Was it 'unethical' of Diana Magnay to call the Israelis 'scum'?
Are reporters allowed to express normal human emotions like anger, jubilation, grief and hatred? Are they being untrue to their profession if they do so? When is being overwhelmed by emotions forgivable? Recently, these questions resurfaced during the coverage of the on-going conflict in Gaza. The images emerging from there are horrific, if that word can define them properly.
We have had journalists moving away from the camera because they felt too overwhelmed with grief. There are allegations of ‘biased and unbalanced’ coverage by the media, depending on which side of the divide you are. In the current context, as the anti- Israeli voices are becoming more strident because of the information about the happenings there, with social media playing a huge role, many lines are becoming blurred.
A case in point is the reaction of CNN reporter Diana Magnay, who was covering the Israelis cheering the bombardment of Gaza from a hilltop in Sderot. While she described what she saw, and did use words like ‘awful’, that is not what earned the ire of the Israelis, but her subsequent personal tweet, in which she used the word ‘scum’ for those Israelis at that hillock who had actually threatened her for reporting.
While the tweet was removed within minutes due to the uproar it caused, the fracas resulted in CNN pulling her out of Israel and sending her to Moscow.
Was she wrong in expressing her opinion?
Was it an inappropriate venting of her anger at the treatment she received, something she could not have done as a reporter while representing CNN on air?
While on Twitter, was it acceptable to shed the CNN persona and become Diana Magnay again to express what she felt?
New media may have brought about a blurring of the lines where your official and personal identity is juxtaposed. This is not a comfortable situation, but not one that reporters in the traditional, mainstream media have had to face. The puritans have maintained that the reporter must not step in, not even to help, and just report whatever is happening.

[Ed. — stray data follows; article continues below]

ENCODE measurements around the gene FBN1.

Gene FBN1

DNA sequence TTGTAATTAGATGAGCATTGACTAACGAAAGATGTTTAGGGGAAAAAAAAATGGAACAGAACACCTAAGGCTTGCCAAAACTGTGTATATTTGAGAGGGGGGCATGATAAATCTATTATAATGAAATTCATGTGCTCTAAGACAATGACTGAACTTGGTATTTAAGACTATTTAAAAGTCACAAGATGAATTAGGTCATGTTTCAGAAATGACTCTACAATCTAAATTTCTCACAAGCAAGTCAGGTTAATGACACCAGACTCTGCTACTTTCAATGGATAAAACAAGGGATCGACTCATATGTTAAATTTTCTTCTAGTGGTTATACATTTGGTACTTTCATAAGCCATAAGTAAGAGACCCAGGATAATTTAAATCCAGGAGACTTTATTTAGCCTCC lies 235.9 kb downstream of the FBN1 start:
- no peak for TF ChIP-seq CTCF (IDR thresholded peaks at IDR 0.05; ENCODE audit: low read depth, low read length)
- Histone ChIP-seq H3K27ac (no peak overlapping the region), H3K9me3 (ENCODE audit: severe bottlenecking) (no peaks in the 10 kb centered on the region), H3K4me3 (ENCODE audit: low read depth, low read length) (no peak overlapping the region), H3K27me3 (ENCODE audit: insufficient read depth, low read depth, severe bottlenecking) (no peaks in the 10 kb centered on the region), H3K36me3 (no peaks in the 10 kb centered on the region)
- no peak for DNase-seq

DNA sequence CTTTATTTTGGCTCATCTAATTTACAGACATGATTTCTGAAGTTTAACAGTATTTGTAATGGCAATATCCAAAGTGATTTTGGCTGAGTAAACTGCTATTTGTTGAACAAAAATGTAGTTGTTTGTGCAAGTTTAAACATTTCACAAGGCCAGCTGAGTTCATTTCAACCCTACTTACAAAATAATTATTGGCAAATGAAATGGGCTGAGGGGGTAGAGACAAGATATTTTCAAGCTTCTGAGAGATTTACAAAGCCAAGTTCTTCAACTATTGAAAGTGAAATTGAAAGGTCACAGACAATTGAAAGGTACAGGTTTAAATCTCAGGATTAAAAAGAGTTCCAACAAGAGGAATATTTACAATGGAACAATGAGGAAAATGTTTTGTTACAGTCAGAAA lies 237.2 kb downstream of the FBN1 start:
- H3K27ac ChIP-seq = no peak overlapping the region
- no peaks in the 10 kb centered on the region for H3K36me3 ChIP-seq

Professionally, this benchmarking absolves them of the responsibility of being present in a situation where they could have done something but didn’t. But does that let them get away scot free? Or do they suffer from pangs of guilt? In journalism, trainings where such questions are posed to the trainees, the example of Kevin Carter, the renowned photographer is cited, and not at all in a judgmental manner. His picture of an African child dying of starvation with vultures hovering in the background won him the Pulitzer Prize. However, he ended his life three months later, tormented by the criticism for not helping her and wondering about her fate.
At the other end of the scale, there were the reporters in Palestine who risked their own lives to help a young injured child and removed her from the line of fire. They too, however, were questioned by their own fraternity of whether they had over stepped the line.
In our own country, we have been through some major disasters, natural and human-induced. The coverage had brought similar criticism when moving images of people breathing their last breath on screen, in front of the camera crew. Similarly, there had been criticism of media teams going in well stocked with provisions into impoverished areas.
We are quick to criticise but must bear in mind that all segments do have their own sphere in which to operate, and are actually trained and equipped to do so. But that is as far as actions beyond the call of duty are concerned. That call will be answered by each individual according to his or her own conscience.
But as in the case of Diana Magnay, did she really transgress the boundary? Do all reporters who put in a dash of opinion by using adjectives violate the parameters of reporting and step into the domain of opinions giving and analysis? Condemnation or commending of something obviously deserving of that actually compromises their position as a reporter?
It all boils down to the evolving roles, when they extend their presence into the cyber world. Even posting something from a personal account is then questioned as it is seen as reflective of the stance of the media house they belong to.
Journalists belonging to media organisations that have developed a clear social media policy are less likely to run into such problems as there the disclaimer between the official and personal is stated very emphatically.
Within the consumers of the media too, a greater clarity needs to be developed of the difference between a reporter and an analyst. This can only be done by the media fraternity itself by adhering to the universally acceptable norms in the way content should be delivered.
Until that is done, expect more of this blame game and finger pointing.
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